To put it another way, sublimation is the polar opposite of deposition. Sublimation differs from deposition in that it involves the transformation of a solid substance into a gaseous state without passing through the liquid state. Deposition, on the other hand, is the transformation of a substance from a gas to a solid-state without going through the liquid phase. Sublimation is also endothermic, whereas deposition is exothermic, resulting in the polar opposite.

A deposition is used to make ice or frost, whereas sublimation is utilized to purify chemical substances.

Let us try to comprehend a few terminologies that will be pertinent to this issue before we get into the subject of sublimation. We see substances in a variety of states, referred to as states of matter, in our daily lives. Solids, liquids, and gases are all visible. Each of these represents a distinct period. When you say solid, you're referring to a substance whose particles are arranged in certain patterns. This arrangement gives it a certain characteristic. When you mention liquids, you're referring to substances that are free to flow and don't have a defined shape. In liquids, molecules are more loosely organized than solids. The term "gaseous state" refers to a state in which there is no discernible volume or shape.

We all know that when substances are exposed to particular conditions, they change phaphasesce melts to make water, water freezes to form ice, and water vapor is formed when water is cooked. As a result, a solid becomes a liquid, a liquid becomes a gas, and so on: Solids usually travel through the liquid phase before entering the gas phase. However, in some instances, a solid enters the gas phase without first passing through the liquid phase. Sublimation is a term used to describe such a phenomenon. Sublimation is the process of changing or transitioning from a solid to a gaseous state without entering the liquid state. De-sublimation or deposition is the inverse of this process, in which the gas transitions directly to the solid phase.

Energy is given out in the reverse process. Water vapor condenses and creates a thin film of solid ice on leaves and grass in freezing temperatures. This is referred to as deposition.

Sublime is a solid substance that transforms into a gas. A sublimate is a solid that is formed by cooling vapors.

Now we'll introduce a new term: "endothermic." Endothermic refers to a process that absorbs or heats energy while changing. Water vaporizes when it absorbs heat. Now there's a phrase for it: "Triple Point." The temperature and pressure at which a substance's solid, liquid, and gaseous phases coexist in full equilibrium are known as the triple point. To return to sublimation, the transition from the solid to the gas phase takes place at temperatures and pressures below the triple point.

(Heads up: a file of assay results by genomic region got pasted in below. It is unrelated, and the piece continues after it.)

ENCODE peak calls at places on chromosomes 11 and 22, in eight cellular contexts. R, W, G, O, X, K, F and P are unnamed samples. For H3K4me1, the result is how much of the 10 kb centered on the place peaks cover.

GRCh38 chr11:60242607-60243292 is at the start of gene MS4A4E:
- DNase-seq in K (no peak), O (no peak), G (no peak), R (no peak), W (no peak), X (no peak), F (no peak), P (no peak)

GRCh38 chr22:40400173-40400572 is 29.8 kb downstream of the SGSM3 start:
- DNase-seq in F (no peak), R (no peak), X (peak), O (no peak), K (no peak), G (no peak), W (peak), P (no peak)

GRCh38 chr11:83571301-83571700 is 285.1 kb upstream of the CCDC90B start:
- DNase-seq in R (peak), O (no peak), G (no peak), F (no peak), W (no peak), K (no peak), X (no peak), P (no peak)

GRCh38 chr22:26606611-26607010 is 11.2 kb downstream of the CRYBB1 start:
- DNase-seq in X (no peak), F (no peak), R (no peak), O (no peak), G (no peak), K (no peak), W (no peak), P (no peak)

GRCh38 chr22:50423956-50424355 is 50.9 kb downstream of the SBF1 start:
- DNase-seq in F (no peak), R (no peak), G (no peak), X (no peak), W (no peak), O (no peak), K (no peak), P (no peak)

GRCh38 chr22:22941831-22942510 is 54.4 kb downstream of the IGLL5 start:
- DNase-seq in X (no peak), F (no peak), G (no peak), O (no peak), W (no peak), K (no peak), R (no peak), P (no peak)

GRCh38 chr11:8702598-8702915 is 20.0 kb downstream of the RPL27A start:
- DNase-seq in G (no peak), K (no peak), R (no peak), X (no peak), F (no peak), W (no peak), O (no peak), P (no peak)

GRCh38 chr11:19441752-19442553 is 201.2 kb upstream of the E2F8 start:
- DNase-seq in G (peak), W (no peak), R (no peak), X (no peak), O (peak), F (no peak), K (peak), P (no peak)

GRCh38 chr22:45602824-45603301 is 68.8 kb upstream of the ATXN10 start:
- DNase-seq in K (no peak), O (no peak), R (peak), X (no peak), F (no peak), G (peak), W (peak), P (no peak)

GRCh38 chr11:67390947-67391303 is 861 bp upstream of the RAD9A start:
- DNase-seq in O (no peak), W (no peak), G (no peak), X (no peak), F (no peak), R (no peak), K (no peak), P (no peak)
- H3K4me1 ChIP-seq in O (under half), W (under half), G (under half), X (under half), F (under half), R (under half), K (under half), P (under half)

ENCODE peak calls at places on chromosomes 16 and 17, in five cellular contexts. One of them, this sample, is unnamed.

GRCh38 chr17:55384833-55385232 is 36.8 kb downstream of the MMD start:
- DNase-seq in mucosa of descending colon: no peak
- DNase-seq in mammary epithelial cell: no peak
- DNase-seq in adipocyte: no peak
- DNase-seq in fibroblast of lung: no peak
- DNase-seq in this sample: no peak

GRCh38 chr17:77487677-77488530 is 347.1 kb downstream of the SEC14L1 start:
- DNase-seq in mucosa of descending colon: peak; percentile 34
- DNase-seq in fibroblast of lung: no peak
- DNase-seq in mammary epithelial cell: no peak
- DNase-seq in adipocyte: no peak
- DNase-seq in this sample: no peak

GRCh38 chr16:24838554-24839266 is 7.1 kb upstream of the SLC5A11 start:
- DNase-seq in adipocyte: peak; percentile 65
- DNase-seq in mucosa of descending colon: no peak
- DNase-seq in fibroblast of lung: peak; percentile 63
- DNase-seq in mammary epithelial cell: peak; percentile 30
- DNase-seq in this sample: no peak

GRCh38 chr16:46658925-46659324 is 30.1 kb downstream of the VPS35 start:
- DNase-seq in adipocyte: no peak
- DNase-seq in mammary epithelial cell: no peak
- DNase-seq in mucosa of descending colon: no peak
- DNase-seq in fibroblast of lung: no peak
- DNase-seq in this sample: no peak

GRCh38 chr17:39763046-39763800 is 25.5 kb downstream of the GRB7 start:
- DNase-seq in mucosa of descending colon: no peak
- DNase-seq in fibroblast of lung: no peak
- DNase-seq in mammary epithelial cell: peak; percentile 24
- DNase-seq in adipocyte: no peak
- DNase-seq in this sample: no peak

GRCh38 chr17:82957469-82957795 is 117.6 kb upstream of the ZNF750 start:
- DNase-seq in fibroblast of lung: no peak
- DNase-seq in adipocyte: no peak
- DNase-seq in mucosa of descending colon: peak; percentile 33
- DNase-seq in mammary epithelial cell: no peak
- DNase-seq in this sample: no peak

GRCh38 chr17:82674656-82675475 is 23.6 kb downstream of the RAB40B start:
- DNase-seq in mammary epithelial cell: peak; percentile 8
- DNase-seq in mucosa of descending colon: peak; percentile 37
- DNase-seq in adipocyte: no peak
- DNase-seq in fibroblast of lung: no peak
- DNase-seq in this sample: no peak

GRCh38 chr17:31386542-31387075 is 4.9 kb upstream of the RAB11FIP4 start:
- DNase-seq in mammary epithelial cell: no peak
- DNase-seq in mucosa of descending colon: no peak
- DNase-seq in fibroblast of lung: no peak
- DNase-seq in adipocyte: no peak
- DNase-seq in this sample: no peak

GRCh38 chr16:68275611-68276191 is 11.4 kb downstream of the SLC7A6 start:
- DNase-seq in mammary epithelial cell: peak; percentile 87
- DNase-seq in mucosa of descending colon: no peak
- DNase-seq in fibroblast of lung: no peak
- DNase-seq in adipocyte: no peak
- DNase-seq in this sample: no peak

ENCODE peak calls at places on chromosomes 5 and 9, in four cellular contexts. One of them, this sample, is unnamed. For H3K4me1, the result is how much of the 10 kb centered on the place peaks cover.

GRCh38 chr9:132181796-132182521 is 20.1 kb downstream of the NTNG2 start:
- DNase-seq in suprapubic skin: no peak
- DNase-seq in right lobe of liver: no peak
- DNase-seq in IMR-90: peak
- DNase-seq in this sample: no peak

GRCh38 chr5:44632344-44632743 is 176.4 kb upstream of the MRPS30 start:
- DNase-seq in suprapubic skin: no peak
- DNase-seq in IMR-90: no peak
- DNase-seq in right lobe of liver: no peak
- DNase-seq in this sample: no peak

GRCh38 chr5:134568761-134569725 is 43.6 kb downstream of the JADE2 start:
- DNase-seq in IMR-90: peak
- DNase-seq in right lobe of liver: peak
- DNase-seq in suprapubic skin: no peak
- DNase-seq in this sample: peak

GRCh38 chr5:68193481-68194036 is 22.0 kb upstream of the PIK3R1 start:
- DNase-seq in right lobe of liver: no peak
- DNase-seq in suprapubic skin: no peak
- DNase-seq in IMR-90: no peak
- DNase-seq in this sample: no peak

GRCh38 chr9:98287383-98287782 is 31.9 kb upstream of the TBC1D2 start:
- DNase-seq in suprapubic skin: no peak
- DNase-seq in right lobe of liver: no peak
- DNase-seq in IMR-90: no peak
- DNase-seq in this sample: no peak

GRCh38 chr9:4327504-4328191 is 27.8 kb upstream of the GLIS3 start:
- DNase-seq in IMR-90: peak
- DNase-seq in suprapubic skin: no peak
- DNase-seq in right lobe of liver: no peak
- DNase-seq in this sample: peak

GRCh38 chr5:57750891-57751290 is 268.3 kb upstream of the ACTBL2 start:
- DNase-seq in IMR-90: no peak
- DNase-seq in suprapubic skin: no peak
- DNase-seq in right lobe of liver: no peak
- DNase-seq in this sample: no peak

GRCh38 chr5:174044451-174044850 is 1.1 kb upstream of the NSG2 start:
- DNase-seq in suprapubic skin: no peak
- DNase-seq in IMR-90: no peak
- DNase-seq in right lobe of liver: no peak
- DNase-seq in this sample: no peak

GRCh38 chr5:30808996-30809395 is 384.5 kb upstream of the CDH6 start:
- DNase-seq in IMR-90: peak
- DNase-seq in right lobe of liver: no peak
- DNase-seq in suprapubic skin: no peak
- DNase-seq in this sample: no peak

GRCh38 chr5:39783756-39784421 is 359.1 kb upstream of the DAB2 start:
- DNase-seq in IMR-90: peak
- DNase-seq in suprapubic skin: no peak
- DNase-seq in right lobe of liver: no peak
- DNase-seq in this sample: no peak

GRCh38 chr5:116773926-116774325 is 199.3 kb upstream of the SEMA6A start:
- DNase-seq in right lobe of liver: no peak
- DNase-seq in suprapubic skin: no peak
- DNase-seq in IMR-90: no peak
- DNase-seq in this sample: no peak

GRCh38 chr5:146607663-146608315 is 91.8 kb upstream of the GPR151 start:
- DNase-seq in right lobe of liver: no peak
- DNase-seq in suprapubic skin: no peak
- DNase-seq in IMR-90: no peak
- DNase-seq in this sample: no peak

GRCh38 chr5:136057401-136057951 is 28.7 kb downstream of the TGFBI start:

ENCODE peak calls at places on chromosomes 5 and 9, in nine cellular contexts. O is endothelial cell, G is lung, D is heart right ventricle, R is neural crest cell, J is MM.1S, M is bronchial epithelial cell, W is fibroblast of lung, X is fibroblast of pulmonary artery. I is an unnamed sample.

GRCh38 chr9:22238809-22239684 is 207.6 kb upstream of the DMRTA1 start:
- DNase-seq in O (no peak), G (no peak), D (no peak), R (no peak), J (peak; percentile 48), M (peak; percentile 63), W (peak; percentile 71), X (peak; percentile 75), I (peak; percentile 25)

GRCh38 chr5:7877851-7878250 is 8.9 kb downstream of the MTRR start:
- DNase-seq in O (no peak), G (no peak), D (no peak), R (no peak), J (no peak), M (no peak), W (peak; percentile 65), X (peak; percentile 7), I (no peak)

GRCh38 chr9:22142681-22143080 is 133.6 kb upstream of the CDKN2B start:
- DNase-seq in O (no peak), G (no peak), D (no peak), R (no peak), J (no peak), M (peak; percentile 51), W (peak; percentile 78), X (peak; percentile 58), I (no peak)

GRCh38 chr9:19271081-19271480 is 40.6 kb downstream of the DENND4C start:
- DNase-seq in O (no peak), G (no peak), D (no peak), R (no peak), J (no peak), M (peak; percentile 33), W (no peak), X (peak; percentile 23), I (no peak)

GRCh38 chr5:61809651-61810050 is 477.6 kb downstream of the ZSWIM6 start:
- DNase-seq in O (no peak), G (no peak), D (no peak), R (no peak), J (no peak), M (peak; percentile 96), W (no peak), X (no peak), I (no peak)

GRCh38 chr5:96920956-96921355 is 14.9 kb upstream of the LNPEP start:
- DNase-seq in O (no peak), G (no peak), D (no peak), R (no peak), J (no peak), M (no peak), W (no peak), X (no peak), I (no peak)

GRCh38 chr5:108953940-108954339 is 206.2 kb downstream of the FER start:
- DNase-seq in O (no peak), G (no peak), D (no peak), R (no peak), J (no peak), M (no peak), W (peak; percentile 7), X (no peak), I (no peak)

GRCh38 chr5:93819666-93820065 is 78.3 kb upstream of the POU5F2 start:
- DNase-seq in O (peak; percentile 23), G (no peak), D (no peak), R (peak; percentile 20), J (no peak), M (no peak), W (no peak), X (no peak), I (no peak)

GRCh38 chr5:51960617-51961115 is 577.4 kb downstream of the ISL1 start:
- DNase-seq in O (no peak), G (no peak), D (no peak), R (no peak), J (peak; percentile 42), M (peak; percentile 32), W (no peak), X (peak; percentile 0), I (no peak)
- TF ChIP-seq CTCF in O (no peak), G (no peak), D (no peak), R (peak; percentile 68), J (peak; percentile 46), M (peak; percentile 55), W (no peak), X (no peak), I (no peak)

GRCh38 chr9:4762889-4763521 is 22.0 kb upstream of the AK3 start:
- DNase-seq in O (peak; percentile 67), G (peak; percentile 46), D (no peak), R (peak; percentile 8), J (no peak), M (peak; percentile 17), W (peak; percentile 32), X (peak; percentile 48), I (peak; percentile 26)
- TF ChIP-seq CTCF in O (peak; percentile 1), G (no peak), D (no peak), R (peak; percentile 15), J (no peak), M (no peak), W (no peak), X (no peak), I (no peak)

It's critical to remember that the term "sublimation" only applies when a completely physical change of state occurs. Sublimation is not a chemical reaction that results in the creation of gas from a solid. For example, we've all seen candles burning. The paraffin in a candle burns and is evaporated when it is lit. Carbon dioxide is formed when this vapor combines with oxygen in the environment. This is not sublimation because it is a chemical reaction that occurs.

Some Sublimation Examples:

  • At room temperature and pressure, naphthalene balls used in mothballs easily sublimate.
  • At room temperature and pressure, dry ice, which is solid carbon dioxide, easily sublimates.

What is Vaporization?

Vaporization is the process of an element or compound transitioning from a liquid to a gaseous state. Evaporation and boiling are two different kinds of vaporization.

Evaporation is the process through which liquid sprinkles on the ground change to steam when the surface becomes hot. Boiling, on the other hand, is a bulk phenomenon that occurs when a vessel filled with water is kept over a high flame, and the liquid changes to steam.

It's worth noting that converting a solid or liquid to a gaseous (steam) state requires heat.

There is a temperature spike when a system captures sound from its surroundings. As a result, when the temperature rises, the cohesive forces that hold the atoms or molecules of a liquid or solid together transform into adhesive forces, which separate the atoms or molecules to produce the vapor; thus, the heat of vaporization is a direct measure of these cohesive forces.